Once the loop is formed, then it must be wrapped around the main standing line at least four times. Then re-ran back through the tag end of the loop. At this point, you would now able to moisten the line and tie it off.

Fishing Guide: 13 Best Lake Trout Ice Fishing Lures

Additional Accessories

Now that I have talked about how to tie a jig onto an ice fishing pole, I think a few more accessories are important to have when ice fishing.

Because this is ice fishing, I want to make sure that my readers are aware — one that you should have a sled that is light enough to travel across the ice. And two that it is large enough to hold your equipment.

When I am ice fishing, I always try to make sure that I carry a bucket. To put my fish in and additional needle-nose pliers to remove hooks from the fish. Also, live bait, other lures, ice fishing pole holder so that I can position my fishing pole after I have dropped my line.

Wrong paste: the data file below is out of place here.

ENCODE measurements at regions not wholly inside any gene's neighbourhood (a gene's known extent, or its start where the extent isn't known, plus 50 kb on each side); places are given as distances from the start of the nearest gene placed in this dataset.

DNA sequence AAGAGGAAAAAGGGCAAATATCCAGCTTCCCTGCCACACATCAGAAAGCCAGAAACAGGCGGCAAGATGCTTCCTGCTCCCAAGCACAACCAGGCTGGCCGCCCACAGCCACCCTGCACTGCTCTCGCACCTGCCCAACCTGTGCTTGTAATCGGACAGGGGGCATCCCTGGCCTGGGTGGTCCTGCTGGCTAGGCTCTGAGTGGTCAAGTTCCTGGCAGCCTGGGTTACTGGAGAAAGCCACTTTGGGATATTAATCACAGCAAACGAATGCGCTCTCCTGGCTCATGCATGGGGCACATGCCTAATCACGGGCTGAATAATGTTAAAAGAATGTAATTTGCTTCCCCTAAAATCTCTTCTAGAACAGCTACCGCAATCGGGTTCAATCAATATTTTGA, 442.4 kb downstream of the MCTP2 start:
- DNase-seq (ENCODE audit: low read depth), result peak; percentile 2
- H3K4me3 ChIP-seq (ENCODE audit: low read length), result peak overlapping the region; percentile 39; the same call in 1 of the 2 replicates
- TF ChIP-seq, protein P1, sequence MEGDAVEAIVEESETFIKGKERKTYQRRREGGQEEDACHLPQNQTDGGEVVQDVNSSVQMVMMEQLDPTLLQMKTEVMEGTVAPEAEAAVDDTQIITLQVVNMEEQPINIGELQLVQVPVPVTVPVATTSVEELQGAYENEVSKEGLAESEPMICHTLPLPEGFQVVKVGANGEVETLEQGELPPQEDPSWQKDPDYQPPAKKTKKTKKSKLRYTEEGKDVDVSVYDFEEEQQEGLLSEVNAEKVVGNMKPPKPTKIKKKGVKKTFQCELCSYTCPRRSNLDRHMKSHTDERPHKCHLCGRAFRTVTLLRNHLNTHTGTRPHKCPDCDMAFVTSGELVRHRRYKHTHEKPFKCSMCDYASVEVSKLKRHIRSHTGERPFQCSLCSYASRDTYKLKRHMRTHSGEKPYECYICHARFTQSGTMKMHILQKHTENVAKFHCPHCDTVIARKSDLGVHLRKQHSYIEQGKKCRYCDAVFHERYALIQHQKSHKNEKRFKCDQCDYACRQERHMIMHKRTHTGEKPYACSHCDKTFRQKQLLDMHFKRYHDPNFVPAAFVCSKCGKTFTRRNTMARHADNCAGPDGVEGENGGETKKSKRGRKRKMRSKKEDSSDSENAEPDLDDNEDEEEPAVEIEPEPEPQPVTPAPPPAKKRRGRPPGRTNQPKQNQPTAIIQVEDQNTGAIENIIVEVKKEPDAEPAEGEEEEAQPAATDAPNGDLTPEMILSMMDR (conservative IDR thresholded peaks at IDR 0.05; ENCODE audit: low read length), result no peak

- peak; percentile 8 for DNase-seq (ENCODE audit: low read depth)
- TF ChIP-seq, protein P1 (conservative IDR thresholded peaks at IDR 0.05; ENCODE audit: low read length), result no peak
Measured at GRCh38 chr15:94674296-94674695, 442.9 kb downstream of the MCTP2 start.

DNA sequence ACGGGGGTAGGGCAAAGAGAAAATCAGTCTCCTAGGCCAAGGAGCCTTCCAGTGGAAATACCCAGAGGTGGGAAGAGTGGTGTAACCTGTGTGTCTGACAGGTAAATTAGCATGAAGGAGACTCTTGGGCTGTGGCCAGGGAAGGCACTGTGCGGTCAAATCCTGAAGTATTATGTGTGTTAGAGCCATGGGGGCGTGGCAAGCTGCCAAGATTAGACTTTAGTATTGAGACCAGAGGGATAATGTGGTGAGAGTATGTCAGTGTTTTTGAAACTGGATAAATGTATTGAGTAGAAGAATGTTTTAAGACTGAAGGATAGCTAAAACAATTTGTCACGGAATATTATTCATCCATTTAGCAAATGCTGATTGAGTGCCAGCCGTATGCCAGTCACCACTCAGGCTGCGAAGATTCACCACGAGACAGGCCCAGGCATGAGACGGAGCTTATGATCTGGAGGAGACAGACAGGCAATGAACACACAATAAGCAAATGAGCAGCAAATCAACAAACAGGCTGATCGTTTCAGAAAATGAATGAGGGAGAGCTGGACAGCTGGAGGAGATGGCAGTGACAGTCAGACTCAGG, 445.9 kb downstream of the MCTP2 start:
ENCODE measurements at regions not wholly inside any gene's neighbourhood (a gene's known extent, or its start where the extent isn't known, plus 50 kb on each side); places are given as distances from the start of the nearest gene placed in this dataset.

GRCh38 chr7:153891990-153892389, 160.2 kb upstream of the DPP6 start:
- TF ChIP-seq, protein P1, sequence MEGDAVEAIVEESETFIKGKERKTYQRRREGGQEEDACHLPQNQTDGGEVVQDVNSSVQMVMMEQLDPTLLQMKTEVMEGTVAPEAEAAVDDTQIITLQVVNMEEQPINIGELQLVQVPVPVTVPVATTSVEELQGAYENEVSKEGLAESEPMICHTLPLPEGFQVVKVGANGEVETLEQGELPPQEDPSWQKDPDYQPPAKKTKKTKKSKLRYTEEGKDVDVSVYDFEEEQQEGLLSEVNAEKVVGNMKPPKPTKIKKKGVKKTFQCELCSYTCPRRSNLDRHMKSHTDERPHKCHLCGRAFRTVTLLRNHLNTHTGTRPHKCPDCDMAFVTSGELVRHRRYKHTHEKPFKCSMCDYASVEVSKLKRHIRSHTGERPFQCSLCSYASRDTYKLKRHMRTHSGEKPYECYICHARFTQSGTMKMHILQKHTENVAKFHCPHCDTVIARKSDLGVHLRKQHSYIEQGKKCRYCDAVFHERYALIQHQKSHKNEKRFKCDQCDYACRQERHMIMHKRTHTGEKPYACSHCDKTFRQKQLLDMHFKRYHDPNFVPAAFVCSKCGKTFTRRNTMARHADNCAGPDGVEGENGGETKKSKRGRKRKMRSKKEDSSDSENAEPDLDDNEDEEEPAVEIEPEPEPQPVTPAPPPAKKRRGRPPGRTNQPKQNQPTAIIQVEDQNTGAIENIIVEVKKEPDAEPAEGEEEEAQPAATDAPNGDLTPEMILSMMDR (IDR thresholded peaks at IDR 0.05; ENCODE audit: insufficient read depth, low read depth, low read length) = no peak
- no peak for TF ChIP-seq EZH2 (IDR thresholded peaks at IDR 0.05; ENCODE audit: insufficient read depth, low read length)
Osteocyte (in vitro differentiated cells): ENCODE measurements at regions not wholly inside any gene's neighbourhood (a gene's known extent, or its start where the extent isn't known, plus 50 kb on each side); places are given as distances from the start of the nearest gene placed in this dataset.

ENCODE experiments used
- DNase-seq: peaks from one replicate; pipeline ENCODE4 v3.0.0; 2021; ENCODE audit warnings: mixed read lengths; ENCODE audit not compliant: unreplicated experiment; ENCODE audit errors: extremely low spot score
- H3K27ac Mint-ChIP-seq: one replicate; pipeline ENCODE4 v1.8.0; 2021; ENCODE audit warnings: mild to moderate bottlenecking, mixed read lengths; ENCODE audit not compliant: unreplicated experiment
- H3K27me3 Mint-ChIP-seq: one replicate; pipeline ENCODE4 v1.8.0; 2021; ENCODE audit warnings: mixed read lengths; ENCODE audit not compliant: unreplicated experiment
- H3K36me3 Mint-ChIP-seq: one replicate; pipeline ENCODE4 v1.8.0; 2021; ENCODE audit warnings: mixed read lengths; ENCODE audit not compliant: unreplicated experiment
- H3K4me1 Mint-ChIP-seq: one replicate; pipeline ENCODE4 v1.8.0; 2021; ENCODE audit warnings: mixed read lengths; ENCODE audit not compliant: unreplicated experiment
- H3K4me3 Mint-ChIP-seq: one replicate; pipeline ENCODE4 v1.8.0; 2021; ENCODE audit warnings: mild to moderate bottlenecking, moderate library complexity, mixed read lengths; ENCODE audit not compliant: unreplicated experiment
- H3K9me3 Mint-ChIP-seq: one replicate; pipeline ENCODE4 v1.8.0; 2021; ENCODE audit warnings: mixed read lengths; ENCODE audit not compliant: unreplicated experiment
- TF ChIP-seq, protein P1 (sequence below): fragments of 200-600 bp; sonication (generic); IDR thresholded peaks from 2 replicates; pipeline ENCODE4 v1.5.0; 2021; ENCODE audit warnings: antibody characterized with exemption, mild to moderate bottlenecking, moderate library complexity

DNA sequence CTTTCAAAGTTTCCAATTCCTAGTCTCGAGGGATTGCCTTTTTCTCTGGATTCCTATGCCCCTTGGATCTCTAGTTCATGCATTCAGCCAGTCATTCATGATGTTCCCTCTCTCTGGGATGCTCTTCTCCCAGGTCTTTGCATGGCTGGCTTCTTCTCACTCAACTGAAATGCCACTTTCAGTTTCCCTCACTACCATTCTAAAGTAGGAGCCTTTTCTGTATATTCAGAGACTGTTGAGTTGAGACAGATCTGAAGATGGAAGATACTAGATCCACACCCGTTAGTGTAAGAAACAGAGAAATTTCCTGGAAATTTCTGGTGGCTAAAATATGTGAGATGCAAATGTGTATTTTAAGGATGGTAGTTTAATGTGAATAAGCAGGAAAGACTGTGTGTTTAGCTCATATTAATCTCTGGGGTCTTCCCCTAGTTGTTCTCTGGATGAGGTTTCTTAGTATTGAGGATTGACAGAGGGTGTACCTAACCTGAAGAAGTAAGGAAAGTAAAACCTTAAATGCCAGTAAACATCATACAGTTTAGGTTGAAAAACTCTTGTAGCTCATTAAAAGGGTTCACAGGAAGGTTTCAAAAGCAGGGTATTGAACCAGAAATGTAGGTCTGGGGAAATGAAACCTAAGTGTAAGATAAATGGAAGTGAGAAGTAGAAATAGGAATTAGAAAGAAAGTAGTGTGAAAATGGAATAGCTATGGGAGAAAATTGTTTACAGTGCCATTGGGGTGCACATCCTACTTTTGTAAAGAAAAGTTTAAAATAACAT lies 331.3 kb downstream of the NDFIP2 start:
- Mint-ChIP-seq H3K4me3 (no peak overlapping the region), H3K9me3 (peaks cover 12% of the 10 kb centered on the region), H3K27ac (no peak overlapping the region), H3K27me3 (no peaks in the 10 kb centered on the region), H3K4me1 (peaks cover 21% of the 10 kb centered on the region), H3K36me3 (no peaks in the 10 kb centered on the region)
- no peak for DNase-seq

And don’t forget a terminal tackle box with additional weights to use on my line. The weights will help me to be able to drop my jig lower into the water to attract the fish easier.

Don’t forget the rods! Check out these St.Croix Legend ice fishing rods. They are top-of-the-line rods that I highly recommend.

So when it comes to ice fishing and tying your lures or jigs, it is not that difficult to do. It just takes a little bit of practice to make sure that the line and jigs are tight and secure. Ice fishing is fun and can be exciting. You must make sure to have all the necessary equipment needed and on hand.